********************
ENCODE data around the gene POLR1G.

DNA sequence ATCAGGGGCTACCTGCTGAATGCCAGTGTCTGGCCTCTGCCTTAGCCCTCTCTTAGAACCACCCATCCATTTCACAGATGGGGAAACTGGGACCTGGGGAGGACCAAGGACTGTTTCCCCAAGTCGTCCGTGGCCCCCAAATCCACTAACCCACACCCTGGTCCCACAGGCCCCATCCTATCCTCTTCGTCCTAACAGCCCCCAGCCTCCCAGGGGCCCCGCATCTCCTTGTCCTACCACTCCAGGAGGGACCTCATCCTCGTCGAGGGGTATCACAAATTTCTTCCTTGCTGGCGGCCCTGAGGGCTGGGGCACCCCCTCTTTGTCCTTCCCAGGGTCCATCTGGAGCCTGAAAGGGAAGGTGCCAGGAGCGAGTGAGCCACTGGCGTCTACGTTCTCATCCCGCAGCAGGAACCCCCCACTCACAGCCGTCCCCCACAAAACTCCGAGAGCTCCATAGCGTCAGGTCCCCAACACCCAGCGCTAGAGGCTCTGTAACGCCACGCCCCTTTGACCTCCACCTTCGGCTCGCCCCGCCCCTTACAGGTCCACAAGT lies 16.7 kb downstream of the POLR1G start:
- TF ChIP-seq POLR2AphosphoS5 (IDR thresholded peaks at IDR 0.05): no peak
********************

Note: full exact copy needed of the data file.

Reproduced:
ENCODE data around the gene POLR1G.

DNA sequence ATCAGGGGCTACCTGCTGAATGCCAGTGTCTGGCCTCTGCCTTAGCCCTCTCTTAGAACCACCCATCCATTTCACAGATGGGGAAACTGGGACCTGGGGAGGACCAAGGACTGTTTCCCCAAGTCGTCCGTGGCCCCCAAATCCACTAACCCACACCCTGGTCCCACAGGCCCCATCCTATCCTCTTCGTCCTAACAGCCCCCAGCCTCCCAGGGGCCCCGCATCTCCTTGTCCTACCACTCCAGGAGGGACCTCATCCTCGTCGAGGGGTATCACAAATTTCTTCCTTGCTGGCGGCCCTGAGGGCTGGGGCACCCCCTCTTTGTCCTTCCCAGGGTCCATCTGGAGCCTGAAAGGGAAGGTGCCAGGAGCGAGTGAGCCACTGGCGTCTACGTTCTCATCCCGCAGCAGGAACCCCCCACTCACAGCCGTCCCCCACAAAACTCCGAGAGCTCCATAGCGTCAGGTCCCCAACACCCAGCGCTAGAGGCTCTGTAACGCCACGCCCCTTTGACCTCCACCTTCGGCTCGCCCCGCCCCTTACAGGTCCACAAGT lies 16.7 kb downstream of the POLR1G start:
- TF ChIP-seq POLR2AphosphoS5 (IDR thresholded peaks at IDR 0.05): no peak